The Visual System

1,272 views

Published on

0 Comments
1 Like
Statistics
Notes
  • Be the first to comment

No Downloads
Views
Total views
1,272
On SlideShare
0
From Embeds
0
Number of Embeds
5
Actions
Shares
0
Downloads
50
Comments
0
Likes
1
Embeds 0
No embeds

No notes for slide

The Visual System

  1. 1. -THE- VISUAL SYSTEM By Michal Wozniczka
  2. 2. SYSTEM: A SYSTEM IS A COLLECTION OF OBJECTS THAT WOULD BE COMPLETELY IRRELEVANT TO ONE OTHER HAD THEY NOT BEEN PUT TOGETHER AS A COMPLEX WHOLE
  3. 3. WHERE IT ALL BEGINS
  4. 4. The Cornea <ul><li>Light’s passage into the brain begins with the cornea. The cornea is the clear, protective film covering your pupil so you don’t accidentally stick a pencil into your eyeball and damage any necessary agents that help you see. The cornea also keeps in the vitreous (a kind of gel in your eye that helps your eyeball retain its shape) and slightly bends the light to direct it into your pupil. </li></ul>Cornea
  5. 5. The Iris <ul><li>The iris, much like the shutter of a camera lens, is the colorful part of your eye that helps diminish the amount of light that passes through your pupil. If you didn’t have an iris, then you would get too much light on a bright day and too little light on a day you find yourself sitting in a dungeon. And if you didn’t have an iris, everyone would look really boring and creepy. </li></ul>Iris
  6. 6. The Pupil <ul><li> The pupil is that little hole inside of your iris on your eyeball. The pupil is where the light comes in through. If you were to stick your finger into your eye to see if it was really a hole, though, you wouldn’t feel it because of your cornea and would only succeed in hurting yourself, so take my word for it. </li></ul>Pupil
  7. 7. The Lens <ul><li>The crystalline lens is, basically, a lens stuck inside of your eyeball. It focuses the light into your retina, just like a contact lens or pair of glasses. If your eye was a camera, then your lens would be… a lens. Sorry, but from now on it’s going to be really complicated. </li></ul>Lens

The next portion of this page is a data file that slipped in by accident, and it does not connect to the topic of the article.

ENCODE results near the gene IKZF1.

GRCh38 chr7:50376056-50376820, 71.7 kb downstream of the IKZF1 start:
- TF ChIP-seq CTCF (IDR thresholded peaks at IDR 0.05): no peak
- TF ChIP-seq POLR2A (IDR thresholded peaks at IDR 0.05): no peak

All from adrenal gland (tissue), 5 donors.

8. 8. The Retina <ul><li>The retina is the “film of the camera”. Without the retina, you’re just an idiot pressing a button on a plastic box. The retina has three main layers: The photoreceptor layer (the layer that signals colors), the bipolar cells (the layer that transmits signals from the photoreceptors to the ganglion cells), and ganglion cells (the layer that transmits the retinal information to the midbrain). </li></ul>Retina
  9. 9. Rods and Cones and MORE <ul><li>The photoreceptor cells don’t collect information on color individually; they get information from a wide variety of photoreceptors called “rods and cones”. These rods and cones react to light, or to be exact, the absence of light. The darker it is, the more glutamate they release. After the bipolar cells transmit these signals to the ganglion cells, they can be interpreted as a whole, and then they are translated into a color. You can almost see now. </li></ul>Photoreceptors Ganglion Cells
  10. 10. Rods and Cones and MORE <ul><li>The photoreceptor cells don’t collect information on color individually; they get information from a wide variety of photoreceptors called “rods and cones”. These rods and cones react to light, or to be exact, the absence of light. The darker it is, the more glutamate they release. After the bipolar cells transmit these signals to the ganglion cells, they can be interpreted as a whole, and then they are translated into a color. You can almost see now. </li></ul>Photoreceptors Ganglion Cells